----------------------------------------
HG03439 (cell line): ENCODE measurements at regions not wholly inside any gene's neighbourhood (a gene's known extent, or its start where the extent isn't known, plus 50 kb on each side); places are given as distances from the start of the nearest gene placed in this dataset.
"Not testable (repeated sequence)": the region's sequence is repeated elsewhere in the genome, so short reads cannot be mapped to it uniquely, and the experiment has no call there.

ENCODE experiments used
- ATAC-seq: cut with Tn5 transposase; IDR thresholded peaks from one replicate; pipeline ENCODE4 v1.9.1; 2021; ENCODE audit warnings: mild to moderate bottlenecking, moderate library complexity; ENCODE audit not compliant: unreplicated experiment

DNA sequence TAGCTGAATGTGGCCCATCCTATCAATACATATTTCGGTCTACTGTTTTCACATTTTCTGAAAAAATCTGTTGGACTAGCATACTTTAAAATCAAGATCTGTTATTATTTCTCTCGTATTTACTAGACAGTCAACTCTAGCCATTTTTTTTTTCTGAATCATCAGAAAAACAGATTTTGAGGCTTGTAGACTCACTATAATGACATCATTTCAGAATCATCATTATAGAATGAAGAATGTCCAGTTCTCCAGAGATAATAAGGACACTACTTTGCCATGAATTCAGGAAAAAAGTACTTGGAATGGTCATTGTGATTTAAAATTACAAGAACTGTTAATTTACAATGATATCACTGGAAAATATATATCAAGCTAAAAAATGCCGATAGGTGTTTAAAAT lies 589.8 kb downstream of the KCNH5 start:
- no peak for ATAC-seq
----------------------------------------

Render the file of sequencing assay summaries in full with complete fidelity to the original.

HG03439 (cell line): ENCODE measurements at regions not wholly inside any gene's neighbourhood (a gene's known extent, or its start where the extent isn't known, plus 50 kb on each side); places are given as distances from the start of the nearest gene placed in this dataset.
"Not testable (repeated sequence)": the region's sequence is repeated elsewhere in the genome, so short reads cannot be mapped to it uniquely, and the experiment has no call there.

ENCODE experiments used
- ATAC-seq: cut with Tn5 transposase; IDR thresholded peaks from one replicate; pipeline ENCODE4 v1.9.1; 2021; ENCODE audit warnings: mild to moderate bottlenecking, moderate library complexity; ENCODE audit not compliant: unreplicated experiment

DNA sequence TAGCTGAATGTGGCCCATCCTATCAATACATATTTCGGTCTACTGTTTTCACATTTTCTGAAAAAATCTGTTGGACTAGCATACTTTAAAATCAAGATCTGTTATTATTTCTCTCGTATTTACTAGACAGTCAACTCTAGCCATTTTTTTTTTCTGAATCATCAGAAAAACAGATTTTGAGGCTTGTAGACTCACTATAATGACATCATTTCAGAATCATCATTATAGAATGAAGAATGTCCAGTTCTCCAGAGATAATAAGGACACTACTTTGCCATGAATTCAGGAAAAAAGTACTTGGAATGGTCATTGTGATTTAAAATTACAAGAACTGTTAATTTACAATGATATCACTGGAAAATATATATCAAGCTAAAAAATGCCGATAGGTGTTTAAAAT lies 589.8 kb downstream of the KCNH5 start:
- no peak for ATAC-seq